LETTER FROM THE JUNGLE 1 “I want to be a journalist”
By Fr Leo Kartiko
16 May 2014. Dear Fr Giorgio, thank you very much for your quick response and for the news you regularly send me. Here in Kamusi we have no information; no Post Courier, no National, no Wantok or Catholic Reporter. I have been here since August 2013 after spending three years in Boset along the Middle Fly River. We take care of the Small Christian Communities in twenty-three villages. We try to assure basic education and health services. The logging company has an internet connection, which works when there is good weather. Otherwise is off. It is for internal use only. They will allow me to connect when they don’t need it. So, don’t expect me to answer your emails fast. Kamusi is a remote logging camp in Western Province at the boundary with the Gulf province. It’s managed by Wawoi Guavi Timber Co Ltd, a subsidiary of the giant timber company Rimbunan Hijau, RH in short.
Fr. Yohanes Werang is still in Europe for meetings. He will be back in June, but not for long. He is going back to work in Indonesia at least for some time. He often tells me to take up his job of writing news from these remotest corners of the Western province. I am telling him that I don’t know how to do it. He says, “Don’t’ worry! Fr Giorgio will do the editing. He will put an Italian flavor on top of any broken English!” You know Father, every news that is being posted makes our simple people so proud! Even our government officials are so happy; because nobody talks and writes of the people of Western province and their hard life. For this simple reason I would like to become a reporter and a journalist!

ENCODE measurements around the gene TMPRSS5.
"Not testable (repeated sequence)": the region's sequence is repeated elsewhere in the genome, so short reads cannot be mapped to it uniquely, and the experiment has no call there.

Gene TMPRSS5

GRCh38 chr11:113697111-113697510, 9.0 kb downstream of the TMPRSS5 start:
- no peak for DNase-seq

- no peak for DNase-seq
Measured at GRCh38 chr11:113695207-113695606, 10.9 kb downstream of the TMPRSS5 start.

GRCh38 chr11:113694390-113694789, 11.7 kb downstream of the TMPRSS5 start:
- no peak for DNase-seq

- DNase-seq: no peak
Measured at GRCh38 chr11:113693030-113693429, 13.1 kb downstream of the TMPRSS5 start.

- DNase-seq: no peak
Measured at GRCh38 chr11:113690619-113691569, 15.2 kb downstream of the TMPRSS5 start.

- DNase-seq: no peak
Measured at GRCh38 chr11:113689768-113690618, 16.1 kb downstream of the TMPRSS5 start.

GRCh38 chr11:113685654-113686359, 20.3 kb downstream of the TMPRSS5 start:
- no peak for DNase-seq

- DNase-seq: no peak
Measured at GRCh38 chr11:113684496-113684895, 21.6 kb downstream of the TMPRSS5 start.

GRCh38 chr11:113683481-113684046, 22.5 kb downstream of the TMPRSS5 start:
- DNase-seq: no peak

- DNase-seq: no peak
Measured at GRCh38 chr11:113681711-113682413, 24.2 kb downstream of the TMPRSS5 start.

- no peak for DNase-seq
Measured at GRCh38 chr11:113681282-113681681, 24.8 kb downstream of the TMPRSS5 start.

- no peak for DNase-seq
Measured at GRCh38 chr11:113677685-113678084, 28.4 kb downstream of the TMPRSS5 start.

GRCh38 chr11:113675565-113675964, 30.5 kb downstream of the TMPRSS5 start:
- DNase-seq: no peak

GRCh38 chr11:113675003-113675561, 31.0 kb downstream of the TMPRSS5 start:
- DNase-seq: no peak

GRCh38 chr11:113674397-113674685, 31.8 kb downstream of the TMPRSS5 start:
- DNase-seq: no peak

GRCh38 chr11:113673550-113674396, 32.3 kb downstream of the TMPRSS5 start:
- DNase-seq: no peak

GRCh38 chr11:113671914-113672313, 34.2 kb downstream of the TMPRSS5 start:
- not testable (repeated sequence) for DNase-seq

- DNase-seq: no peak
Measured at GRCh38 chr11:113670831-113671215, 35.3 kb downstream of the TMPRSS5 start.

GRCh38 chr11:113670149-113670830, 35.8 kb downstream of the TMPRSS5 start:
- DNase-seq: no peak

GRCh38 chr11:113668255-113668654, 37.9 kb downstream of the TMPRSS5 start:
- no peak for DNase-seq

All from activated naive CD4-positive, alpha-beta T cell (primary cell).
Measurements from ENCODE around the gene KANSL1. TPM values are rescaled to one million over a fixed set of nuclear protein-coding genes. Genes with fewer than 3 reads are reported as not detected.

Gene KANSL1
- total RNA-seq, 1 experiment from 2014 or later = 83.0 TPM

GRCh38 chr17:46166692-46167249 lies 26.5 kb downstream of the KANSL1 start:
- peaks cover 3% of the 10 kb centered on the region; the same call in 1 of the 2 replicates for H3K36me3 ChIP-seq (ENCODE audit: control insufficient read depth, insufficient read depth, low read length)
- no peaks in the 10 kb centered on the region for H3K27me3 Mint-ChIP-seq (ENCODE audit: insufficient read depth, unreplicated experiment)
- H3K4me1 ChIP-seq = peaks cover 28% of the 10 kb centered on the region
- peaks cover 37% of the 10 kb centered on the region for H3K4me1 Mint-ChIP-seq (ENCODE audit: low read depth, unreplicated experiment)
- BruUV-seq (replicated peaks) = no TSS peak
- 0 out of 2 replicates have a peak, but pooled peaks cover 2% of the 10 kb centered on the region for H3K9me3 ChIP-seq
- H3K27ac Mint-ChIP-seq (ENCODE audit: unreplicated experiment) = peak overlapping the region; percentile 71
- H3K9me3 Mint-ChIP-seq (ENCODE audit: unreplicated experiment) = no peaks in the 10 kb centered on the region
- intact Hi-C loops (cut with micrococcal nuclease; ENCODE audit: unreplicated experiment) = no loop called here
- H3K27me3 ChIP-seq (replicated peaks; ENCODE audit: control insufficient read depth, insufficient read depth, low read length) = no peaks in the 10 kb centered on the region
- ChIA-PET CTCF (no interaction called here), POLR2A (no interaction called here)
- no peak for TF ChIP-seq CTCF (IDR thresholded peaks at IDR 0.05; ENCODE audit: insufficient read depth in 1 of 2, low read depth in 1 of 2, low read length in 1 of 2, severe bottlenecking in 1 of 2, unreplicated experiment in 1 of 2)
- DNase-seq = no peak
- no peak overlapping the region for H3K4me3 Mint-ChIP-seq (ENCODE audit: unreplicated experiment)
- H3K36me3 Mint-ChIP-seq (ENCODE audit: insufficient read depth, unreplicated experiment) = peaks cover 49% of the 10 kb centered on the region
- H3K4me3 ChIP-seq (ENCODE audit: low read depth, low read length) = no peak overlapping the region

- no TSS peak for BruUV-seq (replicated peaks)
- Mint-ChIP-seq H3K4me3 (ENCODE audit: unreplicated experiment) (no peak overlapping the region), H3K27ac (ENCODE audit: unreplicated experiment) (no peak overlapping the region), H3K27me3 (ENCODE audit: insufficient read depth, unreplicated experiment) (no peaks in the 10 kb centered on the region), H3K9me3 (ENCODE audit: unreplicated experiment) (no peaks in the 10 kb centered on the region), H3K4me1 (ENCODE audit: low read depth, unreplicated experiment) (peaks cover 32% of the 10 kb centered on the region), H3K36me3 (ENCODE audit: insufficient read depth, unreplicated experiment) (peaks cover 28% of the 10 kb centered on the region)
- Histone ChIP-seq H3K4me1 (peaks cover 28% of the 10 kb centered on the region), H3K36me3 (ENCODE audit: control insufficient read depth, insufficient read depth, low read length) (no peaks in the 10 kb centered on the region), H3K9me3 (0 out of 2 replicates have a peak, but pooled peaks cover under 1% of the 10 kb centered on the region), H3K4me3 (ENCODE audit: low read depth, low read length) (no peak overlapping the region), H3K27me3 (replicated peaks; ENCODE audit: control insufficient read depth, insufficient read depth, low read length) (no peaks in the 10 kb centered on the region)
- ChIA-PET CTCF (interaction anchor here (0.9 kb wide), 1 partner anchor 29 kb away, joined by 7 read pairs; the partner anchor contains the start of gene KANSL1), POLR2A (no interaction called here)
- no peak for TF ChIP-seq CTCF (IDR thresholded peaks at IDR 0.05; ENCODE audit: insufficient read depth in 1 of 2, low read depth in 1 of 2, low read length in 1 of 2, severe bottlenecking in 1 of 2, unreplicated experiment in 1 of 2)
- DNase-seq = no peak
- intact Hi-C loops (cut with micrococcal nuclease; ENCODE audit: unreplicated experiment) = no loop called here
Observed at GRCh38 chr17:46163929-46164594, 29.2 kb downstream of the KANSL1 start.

Las month the Superior General of our Montfort Congregation, Fr Santino Brambilla, an Italian like you, came to visit us from Rome. He spent a couple of days in my parish. He was deeply touched by the poverty of our people especially those on the coast of the Gulf province. No schools, no medicines, no proper drinking water. Children just grow up without attending even the elementary level, totally illiterate. TB is a common sickness. People don’t realize the reason of their early death, so they blame sorcery.
Fr Santino fell on the mud in Bamio village. We were all scared since he is not that young anymore. But we were able to reach Kamusi on the night. We travelled five hours with the dinghy on the Fly River to Panakawa, the site of the RH timber processing plant and five hours on the muddy an slippery road to the interior: “Leo, is there any way for us to tell Kiunga or Port Moresby that we are in Kamusi?”, Fr Santino asked before taking rest. “I am sorry, padre. We are in the middle of the jungle, we have generator but no network coverage, no newspaper, no television, no internet”. He shook his head and went to bed. His presence meant a lot to me. He was the first General Superior of the Monfort Congregation to reach the most neglected place in the Western province.
You are right, Father. In Western province we have huge social issues related to mining and environment, health and education. How can I bring them to the national attention? And what can I do when workers are not properly paid? Please, advise me on reporting and accurate information.
Fr. Leo Kartika and local people pray around the new dinghy donated by the Catholic Health Services in Kamusi, Western province on 7 May 2014